My name is Lucy Fothergill and I was born on the 11th of July 1996. Coincidentally, the 11th of July is World Population Day. My mother, Joan, had been marvelling at the content of the Fresh Produce section of Didsbrook’s brand new Coop when her waters broke. Legend has it, my father, John, with the help of the store manager, bundled her into a trolley and pushed her across the cobbled market place to the Didsbrook Cottage Hospital. Shortly after they wheeled her in, I popped out, the World Population counter flipped over to add me and the population of Didsbrook rose to 651.
Didsbrook is a sleepy market town, which nestles in the bosom of a conservation area. It can be accessed either by train or by car, but there is only one way in, and one way out. It is a pastoral dead end. An idyllic haven, surrounded by rolling, untouched, countryside; one of the last remaining bastions of serenity in England’s green and pleasant land.
Life for the inhabitants of Didsbrook has changed little since their medieval forebears first embedded their pitchforks here. The tranquillity of their daily lives disrupted only by the shrill song of the Yellow Hammer and Corn Bunting floating on the breeze. Or the constant, gentle rushing of water from the Didsbrook Rise, a shallow, stony brook, meandering its way through the heart of town, on its way to feed the trout lake at Didsbrook Manor before joining the River Stoner.
The town and the lush pastures of the South Downs surrounding it are out of bounds to developers. There is one blot on the bucolic landscape, the Elmsmere Dairy. It was built during the 1990s, and it is situated five miles down the road from Didsbrook. It is tucked away at the bottom of a hill, so it can’t be seen from the town. The dairy is the closest any contractor has got to the township and it serves as a constant reminder of why the natural beauty of the countryside should be preserved. Despite, its ugly presence, it was a necessity. Didsbrook was in dire need of a pasteurising plant because the bovine population outnumbers its two-legged inhabitants by 5-1.
Growing up in the pastoral beauty that surrounds Didsbrook, was idyllic. My older brother, Tom, and I were like a pair of feral kittens, scampering over the unblemished countryside, climbing trees and falling over, returning home with scuffed knees. The only other children of our ages living nearby were Betty Hargreaves the butcher’s daughter, who was in the same year as Tom, and Kevin Harper, who was my age. Kevin was an odd child, awkward at school, rarely interacting with our peers. So, although Tom was happy to include Betty in our adventures, we always tried to give Kevin the slip, which wasn’t hard to do. He was overweight, and we knew we could out-jog him, so when we sprinted, we became specs on his horizon within seconds.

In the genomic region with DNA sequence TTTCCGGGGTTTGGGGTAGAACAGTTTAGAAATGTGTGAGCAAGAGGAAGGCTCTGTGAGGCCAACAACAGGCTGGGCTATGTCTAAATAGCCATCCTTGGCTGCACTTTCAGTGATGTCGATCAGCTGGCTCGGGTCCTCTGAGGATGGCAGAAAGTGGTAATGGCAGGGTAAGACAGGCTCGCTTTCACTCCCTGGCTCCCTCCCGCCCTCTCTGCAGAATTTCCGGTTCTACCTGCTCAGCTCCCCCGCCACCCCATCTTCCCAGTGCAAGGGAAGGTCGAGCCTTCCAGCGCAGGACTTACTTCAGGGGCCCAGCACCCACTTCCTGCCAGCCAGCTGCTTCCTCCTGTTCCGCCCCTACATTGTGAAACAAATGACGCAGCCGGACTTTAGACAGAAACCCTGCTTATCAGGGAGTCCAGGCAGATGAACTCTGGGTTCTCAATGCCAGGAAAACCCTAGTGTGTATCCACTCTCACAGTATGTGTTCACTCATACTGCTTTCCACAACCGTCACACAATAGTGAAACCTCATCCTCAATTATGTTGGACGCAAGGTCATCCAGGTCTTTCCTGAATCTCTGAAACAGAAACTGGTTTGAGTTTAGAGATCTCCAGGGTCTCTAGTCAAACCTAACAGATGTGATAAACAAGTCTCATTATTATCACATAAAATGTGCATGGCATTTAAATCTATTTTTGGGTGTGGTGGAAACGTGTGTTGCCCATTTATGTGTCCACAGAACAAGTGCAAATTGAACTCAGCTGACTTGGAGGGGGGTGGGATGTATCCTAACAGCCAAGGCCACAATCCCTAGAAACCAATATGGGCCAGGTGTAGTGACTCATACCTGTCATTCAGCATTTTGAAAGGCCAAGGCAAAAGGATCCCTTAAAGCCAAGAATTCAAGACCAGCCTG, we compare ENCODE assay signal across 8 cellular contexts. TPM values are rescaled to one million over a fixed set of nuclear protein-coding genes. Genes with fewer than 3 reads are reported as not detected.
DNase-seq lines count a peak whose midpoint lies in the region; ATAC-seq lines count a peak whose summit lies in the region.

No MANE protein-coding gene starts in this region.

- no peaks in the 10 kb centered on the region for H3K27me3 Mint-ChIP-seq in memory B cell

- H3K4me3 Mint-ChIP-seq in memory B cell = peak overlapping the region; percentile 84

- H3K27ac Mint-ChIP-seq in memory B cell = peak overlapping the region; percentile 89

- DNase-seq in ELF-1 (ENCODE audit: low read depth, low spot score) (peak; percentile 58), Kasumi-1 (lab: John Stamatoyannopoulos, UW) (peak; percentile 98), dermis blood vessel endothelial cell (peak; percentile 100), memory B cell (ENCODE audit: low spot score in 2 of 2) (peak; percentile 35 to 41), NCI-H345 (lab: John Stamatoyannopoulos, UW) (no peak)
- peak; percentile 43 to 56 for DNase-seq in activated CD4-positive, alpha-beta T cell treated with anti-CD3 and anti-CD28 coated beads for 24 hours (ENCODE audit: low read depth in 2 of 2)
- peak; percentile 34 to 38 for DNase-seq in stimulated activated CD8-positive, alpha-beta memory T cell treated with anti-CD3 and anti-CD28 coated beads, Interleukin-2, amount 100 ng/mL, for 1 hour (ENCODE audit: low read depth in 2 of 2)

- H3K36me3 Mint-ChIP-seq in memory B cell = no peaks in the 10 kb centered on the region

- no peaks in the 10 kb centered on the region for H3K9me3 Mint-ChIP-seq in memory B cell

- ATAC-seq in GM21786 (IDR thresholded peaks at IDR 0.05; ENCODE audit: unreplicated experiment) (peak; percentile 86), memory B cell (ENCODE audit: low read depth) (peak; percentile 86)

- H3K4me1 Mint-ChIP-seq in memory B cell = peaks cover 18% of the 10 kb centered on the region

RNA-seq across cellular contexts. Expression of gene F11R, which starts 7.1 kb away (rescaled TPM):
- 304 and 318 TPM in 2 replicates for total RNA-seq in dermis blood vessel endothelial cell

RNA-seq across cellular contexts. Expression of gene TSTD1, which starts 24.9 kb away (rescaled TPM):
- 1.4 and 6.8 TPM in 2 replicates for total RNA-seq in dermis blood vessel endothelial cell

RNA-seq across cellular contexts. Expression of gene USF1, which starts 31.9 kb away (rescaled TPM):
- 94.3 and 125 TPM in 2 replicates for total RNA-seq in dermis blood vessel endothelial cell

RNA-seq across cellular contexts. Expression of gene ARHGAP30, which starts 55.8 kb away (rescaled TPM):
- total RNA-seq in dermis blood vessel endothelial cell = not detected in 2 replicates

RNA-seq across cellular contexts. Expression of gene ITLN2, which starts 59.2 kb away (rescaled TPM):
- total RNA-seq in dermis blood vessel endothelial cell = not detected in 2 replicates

Didsbrook has always been considered to be a safe place to live which I imagine is why I have no memory of either of our parents laying down any rules about what we could or couldn’t do, or where we could or couldn’t go. The reality was that the only other living souls we ever bumped into, were four-legged Friesian cows, hundreds of them. So finding ourselves in the same field as the Holstein-Friesian bull from Frogs Bottom Farm, would have been the riskiest situation we could have found ourselves in. We did discuss such an eventually, but we agreed that, with the build of a Friesian Sumo wrestler, we would be able to outsprint him, just like we always did with Kevin. Fortunately, our theory never had to be put to the test.
In the summer holidays, Tom and I would disappear for most of the day exploring the woods and the South Downs beyond, our mother blissfully unaware that we had gone anywhere. As long as we rocked up for tea at around 6.00 o’clock, we could always rely on her to be there to dish it up. While we were eating, she would give us an animated account of her day on the yoghurt production line at Elmsmere Dairy, where my father was Plant Manager, before she rushed out for a rehearsal of the Didsbrook Amateur Dramatic Society, affectionately known as DADS.
For 500 years, Didsbrook has been lorded over by the well-known British banking family, The Strands and their family seat has always been the pile that is Didsbrook Manor. The house was originally built during the Tudor period and, during the 18th Century, Capability Brown was wheeled in to landscape the garden, and incorporate a trout lake fed by the Didsbrook Rise.
In 1970, the Strands in residence were the socialites and keen adventurers, Albert and Frederica Strand, known by their peers as Bertie and Freddie. By a sad twist of fate, they met with an unfortunate end in the Dardanelles, while retracing the final days of Uncle Alouishous Strand during World War I. So The Manor, as well as a shed load of money, was left to their only child, who had just turned seventeen, the vociferous Jocelyn, last remaining member of the Strand dynasty. And, as I would find out, she had one hell of a story to tell.